No Vacancy

vacancy“And she gave birth to her firstborn son and wrapped him in swaddling clothes and laid him in a manger because there was no place for them in the inn” (Luke 2:7).

“No room in the inn” would become a signature piece for how the Son of Man would be regularly excluded from the world he came to save. Repeatedly throughout the Gospels, a “No Vacancy” sign was extended to Christ as he journeyed toward the cross.

In the synagogue of his hometown of Nazareth, he stood and read Isaiah from the scrolls and then informed the audience of their hardened hearts. Rather than repenting, “They rose up and drove him out of the town and brought him to the brow of the hill on which their town was built, so that they could throw him down the cliff” (Luke 4:29).  No room for Christ in Nazareth.


When he traveled to the region of Garasenes, opposite Galilee, Jesus healed a man the demons identify as Legion from demonic possession. With his unparalleled authority, Christ sent the multitude of evil spirits into a pig herd that rushed into the lake and drowned. Rather than rejoicing in their neighbor’s good fortune, the townspeople “Asked him to depart from them, for they were seized with great fear” (Luke 8:37). The pigs meant more to them than the Healer’s presence; there was no room for Christ in Garasenes, either.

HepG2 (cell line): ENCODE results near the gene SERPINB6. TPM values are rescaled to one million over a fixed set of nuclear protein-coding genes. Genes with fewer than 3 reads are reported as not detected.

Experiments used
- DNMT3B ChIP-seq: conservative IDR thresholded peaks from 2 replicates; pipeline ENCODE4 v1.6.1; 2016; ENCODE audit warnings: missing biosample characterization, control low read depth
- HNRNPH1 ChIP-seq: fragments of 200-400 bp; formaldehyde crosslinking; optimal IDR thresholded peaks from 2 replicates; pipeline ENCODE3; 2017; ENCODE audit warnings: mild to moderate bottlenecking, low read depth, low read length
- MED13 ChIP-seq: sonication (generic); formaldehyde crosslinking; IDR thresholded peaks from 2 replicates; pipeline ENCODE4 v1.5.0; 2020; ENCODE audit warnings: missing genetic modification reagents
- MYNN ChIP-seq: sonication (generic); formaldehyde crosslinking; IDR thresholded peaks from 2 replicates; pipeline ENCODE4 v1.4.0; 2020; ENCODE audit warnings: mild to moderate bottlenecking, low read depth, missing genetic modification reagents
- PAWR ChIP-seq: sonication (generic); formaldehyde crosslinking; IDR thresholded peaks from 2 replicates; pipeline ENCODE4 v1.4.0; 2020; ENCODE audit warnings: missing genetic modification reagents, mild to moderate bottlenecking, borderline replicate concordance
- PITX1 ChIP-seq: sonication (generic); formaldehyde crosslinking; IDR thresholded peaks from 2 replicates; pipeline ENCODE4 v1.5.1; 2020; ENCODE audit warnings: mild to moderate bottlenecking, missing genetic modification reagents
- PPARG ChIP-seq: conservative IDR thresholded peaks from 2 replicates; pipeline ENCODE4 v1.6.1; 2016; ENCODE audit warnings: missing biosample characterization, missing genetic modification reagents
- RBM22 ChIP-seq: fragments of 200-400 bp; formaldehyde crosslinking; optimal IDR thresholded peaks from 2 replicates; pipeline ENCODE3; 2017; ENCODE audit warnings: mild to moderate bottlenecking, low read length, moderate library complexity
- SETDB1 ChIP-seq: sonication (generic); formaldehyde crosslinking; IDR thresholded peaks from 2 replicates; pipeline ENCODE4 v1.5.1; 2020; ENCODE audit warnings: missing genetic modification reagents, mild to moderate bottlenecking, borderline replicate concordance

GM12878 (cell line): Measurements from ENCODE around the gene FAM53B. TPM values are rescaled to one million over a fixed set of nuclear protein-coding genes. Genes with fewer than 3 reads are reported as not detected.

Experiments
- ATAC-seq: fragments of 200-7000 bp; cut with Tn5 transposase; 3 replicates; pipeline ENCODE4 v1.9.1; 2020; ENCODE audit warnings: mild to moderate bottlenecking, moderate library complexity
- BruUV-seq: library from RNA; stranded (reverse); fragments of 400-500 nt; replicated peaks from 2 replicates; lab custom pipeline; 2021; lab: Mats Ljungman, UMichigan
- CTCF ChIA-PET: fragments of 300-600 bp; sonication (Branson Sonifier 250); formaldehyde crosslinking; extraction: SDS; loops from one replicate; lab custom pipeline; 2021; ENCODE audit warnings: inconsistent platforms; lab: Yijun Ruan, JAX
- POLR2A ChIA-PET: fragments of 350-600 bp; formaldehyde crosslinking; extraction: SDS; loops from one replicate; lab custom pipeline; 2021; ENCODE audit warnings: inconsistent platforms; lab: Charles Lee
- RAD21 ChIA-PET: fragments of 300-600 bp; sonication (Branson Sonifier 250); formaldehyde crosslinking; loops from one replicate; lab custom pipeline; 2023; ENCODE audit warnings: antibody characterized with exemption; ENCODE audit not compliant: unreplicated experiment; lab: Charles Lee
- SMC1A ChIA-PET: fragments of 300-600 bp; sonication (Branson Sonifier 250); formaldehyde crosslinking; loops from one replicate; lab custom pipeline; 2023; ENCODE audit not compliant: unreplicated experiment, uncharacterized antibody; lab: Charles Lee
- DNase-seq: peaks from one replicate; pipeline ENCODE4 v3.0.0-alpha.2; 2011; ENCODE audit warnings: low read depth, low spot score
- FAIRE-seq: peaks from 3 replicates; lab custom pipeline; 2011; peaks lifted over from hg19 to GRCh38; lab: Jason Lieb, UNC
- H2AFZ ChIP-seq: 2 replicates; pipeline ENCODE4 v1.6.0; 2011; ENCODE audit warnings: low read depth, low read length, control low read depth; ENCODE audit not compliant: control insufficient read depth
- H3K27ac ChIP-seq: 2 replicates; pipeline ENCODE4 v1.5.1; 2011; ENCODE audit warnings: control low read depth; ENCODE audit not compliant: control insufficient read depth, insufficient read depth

Later, when he entered Samaria, “The people did not receive him, because his face was set toward Jerusalem” (Luke 9:53).  The disciples wanted fire to destroy the city, but Jesus rebuked the twelve rather than the ones who openly rejected him. Here again, there was no room for Jesus.


Probably the greatest rejection came from the city of Jerusalem and its religious leaders. Jesus lamented over their unbelief: “O Jerusalem, Jerusalem, the city that kills the prophets, and stones those who are sent to it! How often would I have gathered your children together as a hen gathers her brood under her wings, and you would not!” (Luke 13:34) They would not see, would not listen, would not turn and repent. From Bethlehem to Jerusalem until today…far too often, Jesus is barred from entry.

In contrast this Christmas, may our lives be wide — open doorways inviting the Master to come in and make himself completely at home.


Elizabeth Mitchell is a published author and writes a weekly devotional for the purpose of encouraging, inspiring and leading men and women around the world to seek after a deeper walk with the Lord. Visit her blog at

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